moment of joy

Maria had waited for this moment all her life. This was it; all she had ever wanted, all she had ever wished for, all she had worked for years. They say opportunity knocks at every door it is only a matter of recognizing it when it’s your turn. She had seized her chance and now it was time to relish the fruit. She heard her name being announced and waited for a brief moment. Heads of over a thousand esteemed guests turned in her direction; all eyes set on her. She straightened her dress and rose ever so gracefully. The modest smile on her face and the calm expression of satisfaction defied the outburst of her pounding heart. The entire auditorium rose to its feet, their applause roaring louder than the music being played by the orchestra. She walked towards the stage, smiling at her audience as she crossed each tier of the hall; her gait patient and her gestures composed.

As Maria reached the first step of the stage she turned abruptly and stared at her audience in utter disbelief, her expression blank and her eyes furious. How could they do this to her? How could they stop already? This was her day, her moment; she had every right to rejoice it all the way. She parted her lips and uttered words fiercely. The crowd froze, no one could hear her. She repeated herself again and again; louder and louder, everyone staring at her in disbelief.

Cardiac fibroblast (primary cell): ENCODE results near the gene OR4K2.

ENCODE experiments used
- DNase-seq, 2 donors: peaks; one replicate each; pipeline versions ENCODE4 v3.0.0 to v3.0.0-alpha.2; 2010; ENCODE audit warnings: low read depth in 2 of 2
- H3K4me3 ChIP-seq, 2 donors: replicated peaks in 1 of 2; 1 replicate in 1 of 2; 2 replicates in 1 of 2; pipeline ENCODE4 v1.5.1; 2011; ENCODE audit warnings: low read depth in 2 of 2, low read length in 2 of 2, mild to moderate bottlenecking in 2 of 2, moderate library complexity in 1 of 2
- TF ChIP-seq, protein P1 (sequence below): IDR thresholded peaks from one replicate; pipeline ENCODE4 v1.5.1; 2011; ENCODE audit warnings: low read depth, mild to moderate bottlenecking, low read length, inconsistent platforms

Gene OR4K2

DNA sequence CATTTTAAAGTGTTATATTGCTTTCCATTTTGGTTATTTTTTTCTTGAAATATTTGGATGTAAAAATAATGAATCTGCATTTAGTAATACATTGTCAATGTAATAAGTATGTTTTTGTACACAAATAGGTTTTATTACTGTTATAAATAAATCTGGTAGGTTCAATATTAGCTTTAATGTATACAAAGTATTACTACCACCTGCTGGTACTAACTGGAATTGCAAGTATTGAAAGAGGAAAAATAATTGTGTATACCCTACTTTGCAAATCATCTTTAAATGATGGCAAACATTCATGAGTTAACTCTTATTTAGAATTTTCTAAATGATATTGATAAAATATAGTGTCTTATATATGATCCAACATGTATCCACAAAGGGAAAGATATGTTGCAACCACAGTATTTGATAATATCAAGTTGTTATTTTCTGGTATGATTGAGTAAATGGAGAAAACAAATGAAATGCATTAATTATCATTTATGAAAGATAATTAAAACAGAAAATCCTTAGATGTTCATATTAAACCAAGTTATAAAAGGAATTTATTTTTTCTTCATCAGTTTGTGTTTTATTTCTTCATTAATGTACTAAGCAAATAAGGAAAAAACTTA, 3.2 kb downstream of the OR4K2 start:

Maria raised her hands in midair clapping them together. The audience started clapping with her. Maria stared at her hands as if they were alien objects and clapped harder. The organizers standing at the footsteps of the stage reached towards Maria asking her if she was ok. She refused to look at them and kept on clapping her hands. The guests raised their hands above their heads and clapped faster as she clapped more and more aggressively. A man reached towards her with a glass of water. She took the glass tapping her nails against it. He stared at her confused as she smashed the glass on the ground. It broke into pieces but Maria did not care. She could not hear it break, she could not hear herself shouting, she could not hear them clapping. She looked around herself, shocked and pale. She was screaming out her lungs now, crying away like a little girl. She could not hear herself; she could not hear a thing, not the murmurs of the crowd or the inquiries of the men gathered around her.


Self discovery

I always found class reunions boring and pointless; the same old people, the same meaningless small talk and the same gossip about different people. Why I went to the homecoming dinner that year, I cannot recall. Though, I do remember feeling utterly aloof and uninterested. I almost slept through the opening speech and the redundant list of what all had been achieved by the college alumnus in the past year. I sat amongst strangers pretending to applaud strangers.

The call for dinner was a relief only for a moment that was abruptly shattered by acquaintances who just could not wait to scream my name, shriek in faked excitement and hug me for a few mechanical seconds. I excused myself after a brief exchange of words and smiles that meant nothing to both parties. Everyone had started walking towards the dinner tables now. The seating arrangement was crowded so I just stepped aside to wait for the frantic greetings to subside.